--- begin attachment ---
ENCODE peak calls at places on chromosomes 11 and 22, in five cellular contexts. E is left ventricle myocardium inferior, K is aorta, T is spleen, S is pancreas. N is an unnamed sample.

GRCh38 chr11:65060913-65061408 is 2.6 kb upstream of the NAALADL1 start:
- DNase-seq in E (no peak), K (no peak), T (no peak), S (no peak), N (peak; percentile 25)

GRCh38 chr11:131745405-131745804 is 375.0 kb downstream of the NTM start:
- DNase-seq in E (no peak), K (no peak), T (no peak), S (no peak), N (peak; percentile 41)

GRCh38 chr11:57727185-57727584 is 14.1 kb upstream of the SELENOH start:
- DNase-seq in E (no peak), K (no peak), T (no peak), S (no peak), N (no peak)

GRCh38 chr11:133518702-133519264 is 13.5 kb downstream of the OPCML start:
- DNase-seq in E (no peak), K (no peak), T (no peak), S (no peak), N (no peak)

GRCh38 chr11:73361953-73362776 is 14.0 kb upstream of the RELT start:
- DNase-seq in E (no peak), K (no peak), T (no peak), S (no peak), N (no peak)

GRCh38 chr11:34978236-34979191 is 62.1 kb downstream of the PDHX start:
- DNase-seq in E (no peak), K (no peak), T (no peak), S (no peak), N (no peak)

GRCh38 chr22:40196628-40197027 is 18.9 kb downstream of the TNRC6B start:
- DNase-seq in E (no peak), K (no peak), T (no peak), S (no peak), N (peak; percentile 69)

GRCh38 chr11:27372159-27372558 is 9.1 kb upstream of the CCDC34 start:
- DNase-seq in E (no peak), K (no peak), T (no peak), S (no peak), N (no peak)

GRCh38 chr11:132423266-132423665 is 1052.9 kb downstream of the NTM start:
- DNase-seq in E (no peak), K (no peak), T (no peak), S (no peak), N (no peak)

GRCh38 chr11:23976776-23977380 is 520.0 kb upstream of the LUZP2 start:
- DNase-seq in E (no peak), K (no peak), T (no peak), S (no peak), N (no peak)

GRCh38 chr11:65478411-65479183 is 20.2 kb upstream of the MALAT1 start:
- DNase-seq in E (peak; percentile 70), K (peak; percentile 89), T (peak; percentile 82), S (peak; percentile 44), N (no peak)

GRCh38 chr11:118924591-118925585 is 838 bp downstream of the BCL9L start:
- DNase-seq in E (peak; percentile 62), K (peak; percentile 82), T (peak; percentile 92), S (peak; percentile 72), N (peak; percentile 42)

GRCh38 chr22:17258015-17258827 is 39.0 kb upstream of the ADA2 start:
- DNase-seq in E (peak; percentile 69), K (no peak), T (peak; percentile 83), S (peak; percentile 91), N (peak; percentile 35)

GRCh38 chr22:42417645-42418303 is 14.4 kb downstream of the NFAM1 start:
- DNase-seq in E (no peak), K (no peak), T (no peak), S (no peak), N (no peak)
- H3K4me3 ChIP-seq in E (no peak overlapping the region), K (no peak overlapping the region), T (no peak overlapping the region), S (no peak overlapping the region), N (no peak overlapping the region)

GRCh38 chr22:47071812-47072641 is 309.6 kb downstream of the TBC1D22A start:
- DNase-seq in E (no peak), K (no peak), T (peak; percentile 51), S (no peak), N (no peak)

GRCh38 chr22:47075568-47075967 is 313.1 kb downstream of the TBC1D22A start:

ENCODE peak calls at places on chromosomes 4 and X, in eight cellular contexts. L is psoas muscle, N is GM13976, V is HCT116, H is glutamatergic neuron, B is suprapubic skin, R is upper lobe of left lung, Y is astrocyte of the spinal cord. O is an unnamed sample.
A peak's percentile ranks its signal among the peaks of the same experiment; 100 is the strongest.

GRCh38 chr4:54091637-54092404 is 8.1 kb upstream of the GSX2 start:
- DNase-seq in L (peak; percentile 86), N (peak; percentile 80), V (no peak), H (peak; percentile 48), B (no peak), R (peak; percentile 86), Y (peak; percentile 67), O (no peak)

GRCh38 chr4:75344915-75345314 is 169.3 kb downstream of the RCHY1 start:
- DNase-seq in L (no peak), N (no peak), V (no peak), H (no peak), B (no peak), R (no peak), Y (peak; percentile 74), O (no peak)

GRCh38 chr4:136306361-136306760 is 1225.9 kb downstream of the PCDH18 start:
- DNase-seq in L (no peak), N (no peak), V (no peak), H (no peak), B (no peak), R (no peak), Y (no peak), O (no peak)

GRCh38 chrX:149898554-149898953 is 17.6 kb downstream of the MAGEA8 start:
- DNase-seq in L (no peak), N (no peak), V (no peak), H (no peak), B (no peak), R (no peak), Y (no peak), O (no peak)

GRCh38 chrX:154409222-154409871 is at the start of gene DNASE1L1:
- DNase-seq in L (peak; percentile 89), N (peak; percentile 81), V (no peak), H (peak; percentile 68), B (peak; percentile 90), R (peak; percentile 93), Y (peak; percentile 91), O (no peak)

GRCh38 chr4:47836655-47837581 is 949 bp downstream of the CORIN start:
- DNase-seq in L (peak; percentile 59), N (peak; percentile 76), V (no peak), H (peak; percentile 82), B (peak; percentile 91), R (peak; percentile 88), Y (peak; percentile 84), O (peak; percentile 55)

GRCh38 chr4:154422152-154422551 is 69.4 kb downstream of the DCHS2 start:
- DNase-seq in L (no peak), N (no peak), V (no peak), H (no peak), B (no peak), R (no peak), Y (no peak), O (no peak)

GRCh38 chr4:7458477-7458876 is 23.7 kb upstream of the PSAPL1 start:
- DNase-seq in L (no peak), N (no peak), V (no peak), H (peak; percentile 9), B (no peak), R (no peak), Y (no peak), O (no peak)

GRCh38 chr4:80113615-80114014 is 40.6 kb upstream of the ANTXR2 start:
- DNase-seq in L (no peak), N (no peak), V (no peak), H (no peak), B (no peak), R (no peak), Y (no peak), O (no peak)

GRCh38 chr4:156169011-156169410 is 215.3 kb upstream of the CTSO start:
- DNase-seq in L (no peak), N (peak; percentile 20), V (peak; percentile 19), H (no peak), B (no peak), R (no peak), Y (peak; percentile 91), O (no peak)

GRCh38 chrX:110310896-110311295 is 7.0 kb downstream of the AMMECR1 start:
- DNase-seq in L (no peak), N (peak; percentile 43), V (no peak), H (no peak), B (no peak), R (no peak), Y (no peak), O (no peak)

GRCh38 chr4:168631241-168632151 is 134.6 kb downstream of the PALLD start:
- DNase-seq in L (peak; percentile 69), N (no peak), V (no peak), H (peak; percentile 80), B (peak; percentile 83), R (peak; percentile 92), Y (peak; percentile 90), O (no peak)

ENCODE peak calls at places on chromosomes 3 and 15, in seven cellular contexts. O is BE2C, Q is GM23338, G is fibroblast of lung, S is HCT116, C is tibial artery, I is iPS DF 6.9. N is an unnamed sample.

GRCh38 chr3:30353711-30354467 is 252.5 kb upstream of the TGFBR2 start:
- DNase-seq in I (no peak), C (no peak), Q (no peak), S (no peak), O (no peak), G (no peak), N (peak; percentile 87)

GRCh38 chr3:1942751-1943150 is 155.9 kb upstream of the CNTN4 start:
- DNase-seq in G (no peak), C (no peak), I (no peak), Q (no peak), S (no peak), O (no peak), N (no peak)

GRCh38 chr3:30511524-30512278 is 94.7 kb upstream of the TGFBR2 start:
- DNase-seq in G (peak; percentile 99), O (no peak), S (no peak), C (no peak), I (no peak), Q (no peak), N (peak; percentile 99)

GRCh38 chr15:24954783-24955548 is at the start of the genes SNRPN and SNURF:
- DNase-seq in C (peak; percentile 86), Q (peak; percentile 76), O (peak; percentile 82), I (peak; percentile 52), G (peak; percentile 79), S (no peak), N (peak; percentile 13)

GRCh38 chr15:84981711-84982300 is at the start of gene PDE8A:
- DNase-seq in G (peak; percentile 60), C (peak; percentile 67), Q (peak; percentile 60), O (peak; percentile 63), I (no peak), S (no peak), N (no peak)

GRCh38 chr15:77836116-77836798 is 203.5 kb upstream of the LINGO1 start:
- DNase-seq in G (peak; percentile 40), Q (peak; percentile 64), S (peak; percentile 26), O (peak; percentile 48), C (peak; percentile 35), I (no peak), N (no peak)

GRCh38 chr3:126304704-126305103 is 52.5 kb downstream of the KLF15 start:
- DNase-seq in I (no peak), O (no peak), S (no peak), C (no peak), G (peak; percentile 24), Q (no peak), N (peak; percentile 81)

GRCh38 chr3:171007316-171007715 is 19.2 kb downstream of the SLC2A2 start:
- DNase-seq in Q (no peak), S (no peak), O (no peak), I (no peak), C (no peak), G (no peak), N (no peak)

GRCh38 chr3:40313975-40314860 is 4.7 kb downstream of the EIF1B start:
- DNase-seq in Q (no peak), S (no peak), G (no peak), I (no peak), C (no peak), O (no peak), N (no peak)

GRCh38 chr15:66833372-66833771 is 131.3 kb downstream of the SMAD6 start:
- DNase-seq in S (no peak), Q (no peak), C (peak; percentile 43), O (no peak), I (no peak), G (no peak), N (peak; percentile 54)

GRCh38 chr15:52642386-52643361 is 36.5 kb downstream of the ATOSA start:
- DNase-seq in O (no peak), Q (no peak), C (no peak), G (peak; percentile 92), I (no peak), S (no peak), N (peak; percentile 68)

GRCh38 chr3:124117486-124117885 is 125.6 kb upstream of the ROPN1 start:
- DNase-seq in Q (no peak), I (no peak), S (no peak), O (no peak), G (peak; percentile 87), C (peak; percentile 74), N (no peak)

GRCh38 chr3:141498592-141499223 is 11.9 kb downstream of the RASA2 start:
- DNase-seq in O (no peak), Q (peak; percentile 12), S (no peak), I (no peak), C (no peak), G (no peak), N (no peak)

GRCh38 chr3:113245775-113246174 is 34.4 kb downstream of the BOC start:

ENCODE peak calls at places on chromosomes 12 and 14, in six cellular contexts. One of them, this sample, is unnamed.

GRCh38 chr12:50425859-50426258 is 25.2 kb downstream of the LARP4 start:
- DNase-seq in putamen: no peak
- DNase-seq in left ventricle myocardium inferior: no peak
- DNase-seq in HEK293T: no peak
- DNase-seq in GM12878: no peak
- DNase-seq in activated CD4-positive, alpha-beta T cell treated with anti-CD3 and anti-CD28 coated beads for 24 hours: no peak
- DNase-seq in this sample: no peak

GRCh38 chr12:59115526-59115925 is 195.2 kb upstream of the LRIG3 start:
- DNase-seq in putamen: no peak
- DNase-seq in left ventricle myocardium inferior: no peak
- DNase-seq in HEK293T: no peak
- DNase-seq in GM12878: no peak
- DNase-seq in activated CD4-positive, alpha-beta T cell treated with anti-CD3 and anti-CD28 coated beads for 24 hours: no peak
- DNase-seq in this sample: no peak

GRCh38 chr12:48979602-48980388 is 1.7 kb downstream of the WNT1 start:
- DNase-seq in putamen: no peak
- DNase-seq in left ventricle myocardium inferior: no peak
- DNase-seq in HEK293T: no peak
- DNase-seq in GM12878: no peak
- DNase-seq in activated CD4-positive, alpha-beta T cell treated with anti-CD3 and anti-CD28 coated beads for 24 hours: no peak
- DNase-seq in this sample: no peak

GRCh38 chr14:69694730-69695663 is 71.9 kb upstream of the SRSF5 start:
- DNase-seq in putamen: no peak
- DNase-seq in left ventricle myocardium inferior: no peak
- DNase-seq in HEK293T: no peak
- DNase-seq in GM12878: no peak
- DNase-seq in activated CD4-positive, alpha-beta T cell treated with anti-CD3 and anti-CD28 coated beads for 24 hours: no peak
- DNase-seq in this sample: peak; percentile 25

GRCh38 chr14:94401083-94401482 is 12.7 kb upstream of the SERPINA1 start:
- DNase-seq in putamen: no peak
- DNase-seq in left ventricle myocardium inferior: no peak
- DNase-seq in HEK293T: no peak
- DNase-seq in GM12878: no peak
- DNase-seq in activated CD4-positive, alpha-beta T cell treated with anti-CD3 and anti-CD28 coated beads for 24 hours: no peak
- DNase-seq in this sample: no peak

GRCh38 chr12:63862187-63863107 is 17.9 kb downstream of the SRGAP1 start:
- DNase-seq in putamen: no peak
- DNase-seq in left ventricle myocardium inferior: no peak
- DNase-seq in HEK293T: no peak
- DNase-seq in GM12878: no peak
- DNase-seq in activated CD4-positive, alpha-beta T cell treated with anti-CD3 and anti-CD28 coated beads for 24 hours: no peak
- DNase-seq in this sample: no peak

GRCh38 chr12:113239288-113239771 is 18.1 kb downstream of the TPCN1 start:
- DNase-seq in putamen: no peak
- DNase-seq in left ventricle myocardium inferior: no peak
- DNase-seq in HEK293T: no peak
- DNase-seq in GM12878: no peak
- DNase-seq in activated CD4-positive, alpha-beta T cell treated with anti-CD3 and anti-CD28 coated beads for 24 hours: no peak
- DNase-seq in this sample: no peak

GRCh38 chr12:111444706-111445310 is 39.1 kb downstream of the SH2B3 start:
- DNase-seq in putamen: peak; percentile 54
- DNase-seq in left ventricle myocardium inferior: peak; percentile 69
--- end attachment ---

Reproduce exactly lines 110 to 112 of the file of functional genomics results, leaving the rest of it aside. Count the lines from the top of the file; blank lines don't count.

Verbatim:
GRCh38 chr14:69694730-69695663 is 71.9 kb upstream of the SRSF5 start:
- DNase-seq in putamen: no peak
- DNase-seq in left ventricle myocardium inferior: no peak